By Martin Kidston
Unemployed veterans who qualify for a coveted federal program that covers the cost of gaining new job skills can now use the program's funding at Missoula and Bitterroot colleges.
With the help of Sen. Jon Tester, D-Mont., the two-year schools and University of Montana affiliates were approved for the Veterans Retraining and Assistance Program on Tuesday, roughly one week after vets aired frustration over the schools' standing in the program.
"I'm glad we have this bureaucratic issue resolved," said UM President Royce Engstrom. "We want to do everything in our power to assist our veterans with their education and civilian lives."
Passed by Congress in 2011 under the Vow to Hire Heroes Act, the VRAP program provides unemployed vets up to 12 months of funding to pursue an associate degree or a training certificate from a community college.
Missoula College and Bitterroot College, however, were not listed by the Department of Education on the College Navigator website as acceptable VRAP schools.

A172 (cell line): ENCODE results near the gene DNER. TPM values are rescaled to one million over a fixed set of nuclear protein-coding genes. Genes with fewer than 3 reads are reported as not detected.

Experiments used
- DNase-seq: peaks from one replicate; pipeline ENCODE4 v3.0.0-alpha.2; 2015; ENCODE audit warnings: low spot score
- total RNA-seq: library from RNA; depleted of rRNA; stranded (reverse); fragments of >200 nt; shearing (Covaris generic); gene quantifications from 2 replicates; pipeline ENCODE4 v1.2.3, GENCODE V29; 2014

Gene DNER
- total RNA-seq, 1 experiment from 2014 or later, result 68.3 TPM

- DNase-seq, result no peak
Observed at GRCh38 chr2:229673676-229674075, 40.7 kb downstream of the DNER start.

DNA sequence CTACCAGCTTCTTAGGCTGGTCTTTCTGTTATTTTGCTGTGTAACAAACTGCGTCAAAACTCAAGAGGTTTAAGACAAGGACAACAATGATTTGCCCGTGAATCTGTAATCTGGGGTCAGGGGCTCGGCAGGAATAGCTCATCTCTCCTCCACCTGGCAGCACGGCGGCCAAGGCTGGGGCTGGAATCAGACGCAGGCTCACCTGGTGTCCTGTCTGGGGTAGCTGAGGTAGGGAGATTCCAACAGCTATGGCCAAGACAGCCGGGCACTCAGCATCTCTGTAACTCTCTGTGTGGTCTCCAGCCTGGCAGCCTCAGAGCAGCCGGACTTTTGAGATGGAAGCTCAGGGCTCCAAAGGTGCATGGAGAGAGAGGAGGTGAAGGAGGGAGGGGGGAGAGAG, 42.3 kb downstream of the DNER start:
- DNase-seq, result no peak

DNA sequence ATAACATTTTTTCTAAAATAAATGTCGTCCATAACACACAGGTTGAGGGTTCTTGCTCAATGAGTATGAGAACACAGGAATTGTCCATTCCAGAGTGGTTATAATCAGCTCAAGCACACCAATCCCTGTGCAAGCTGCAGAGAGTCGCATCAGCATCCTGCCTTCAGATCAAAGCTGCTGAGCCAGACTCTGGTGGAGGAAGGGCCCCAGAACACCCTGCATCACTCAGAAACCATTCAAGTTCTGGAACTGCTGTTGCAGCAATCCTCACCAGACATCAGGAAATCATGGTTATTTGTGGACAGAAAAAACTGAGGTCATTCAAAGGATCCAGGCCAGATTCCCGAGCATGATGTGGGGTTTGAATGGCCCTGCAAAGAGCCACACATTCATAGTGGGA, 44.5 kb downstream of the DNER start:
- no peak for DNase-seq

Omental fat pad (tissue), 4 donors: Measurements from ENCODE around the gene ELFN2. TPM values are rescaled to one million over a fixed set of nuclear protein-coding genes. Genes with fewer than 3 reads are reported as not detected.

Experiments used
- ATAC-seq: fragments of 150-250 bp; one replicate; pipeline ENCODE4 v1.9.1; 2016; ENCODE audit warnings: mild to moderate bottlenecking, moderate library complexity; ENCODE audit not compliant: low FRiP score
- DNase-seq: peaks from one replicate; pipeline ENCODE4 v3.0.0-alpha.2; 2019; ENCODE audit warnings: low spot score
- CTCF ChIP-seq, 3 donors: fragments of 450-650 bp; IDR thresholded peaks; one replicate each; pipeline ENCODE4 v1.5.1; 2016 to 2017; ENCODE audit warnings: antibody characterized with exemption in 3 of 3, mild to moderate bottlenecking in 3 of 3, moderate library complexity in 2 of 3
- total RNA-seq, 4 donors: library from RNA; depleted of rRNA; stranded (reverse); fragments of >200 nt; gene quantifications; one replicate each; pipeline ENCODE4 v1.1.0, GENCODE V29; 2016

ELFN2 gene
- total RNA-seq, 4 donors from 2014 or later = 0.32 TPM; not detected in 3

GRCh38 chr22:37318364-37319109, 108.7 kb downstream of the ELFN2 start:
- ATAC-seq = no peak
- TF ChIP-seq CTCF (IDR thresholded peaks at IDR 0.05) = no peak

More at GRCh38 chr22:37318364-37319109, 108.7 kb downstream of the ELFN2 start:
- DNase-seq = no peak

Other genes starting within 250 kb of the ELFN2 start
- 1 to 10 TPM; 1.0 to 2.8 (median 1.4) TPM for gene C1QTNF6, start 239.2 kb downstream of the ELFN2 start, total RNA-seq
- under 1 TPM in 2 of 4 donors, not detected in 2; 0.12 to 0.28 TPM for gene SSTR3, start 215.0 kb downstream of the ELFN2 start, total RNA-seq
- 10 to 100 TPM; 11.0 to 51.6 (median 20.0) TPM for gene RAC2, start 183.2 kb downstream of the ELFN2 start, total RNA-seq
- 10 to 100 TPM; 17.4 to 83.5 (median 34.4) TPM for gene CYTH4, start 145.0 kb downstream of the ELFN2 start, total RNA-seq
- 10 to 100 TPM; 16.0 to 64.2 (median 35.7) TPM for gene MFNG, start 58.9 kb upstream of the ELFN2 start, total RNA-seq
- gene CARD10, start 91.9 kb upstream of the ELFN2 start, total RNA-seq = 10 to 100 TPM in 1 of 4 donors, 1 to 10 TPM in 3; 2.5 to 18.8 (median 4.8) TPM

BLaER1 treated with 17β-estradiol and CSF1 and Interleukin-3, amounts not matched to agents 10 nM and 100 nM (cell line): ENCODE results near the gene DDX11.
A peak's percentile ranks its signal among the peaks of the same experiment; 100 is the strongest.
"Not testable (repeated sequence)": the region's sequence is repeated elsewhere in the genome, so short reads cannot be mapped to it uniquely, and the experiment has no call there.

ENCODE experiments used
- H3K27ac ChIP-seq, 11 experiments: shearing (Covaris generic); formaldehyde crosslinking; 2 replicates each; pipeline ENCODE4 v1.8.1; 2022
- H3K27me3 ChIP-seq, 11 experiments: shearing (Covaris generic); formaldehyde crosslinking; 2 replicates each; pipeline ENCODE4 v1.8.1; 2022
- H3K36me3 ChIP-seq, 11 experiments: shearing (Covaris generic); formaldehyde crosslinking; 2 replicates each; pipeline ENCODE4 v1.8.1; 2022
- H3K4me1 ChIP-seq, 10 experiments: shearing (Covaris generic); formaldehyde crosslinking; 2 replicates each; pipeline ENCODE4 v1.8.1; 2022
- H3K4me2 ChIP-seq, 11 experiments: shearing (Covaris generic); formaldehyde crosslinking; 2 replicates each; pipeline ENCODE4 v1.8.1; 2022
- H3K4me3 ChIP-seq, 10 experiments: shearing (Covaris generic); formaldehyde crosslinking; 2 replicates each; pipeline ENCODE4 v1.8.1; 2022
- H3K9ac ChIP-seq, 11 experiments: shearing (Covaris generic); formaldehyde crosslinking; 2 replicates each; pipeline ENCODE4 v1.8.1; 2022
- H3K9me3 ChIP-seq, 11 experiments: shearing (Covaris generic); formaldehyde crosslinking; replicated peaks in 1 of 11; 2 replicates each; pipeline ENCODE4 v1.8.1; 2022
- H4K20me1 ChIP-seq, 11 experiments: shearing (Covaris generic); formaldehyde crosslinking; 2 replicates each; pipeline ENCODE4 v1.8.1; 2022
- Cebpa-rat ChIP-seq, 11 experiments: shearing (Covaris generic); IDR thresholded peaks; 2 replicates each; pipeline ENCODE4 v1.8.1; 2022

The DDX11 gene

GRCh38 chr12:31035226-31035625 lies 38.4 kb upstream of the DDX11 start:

While university officials had been working to bring the colleges into compliance, progress was frustratingly slow for a handful of qualified veterans wanting to return to school in search of new job skills.
"Eligible veterans who already are enrolled will be identified and their payments will be processed by the end of the week, including any retroactive payments," said Ron Muffick, director of student financial services in Montana's Office of the Commissioner of Higher Education.
UM officials on Tuesday credited Tester with helping get Missoula College into the program. The program was part of Tester's Vow to Hire Heroes Act, the only jobs bill to pass Congress in 2011.
He also is a member of the Senate Veterans Affairs Committee.
"Veterans made tremendous sacrifices and earned their benefits and should not have to deal with unnecessary red tape," Tester said Tuesday. "Missoula and Bitterroot colleges will now be able to enroll and support veterans and make sure they get the education they need."
Dan Malessa, a Tester spokesman, said staff worked to retroactively pay vets the benefits they were entitled to receive months ago when they initially qualified for the program.
"(Tester) and his staff were able to quickly and efficiently help the UM schools because of his previous support for Montana State University's veterans programs," Malessa said. "After the paperwork was submitted, Jon helped the VA expedite the paperwork's approval."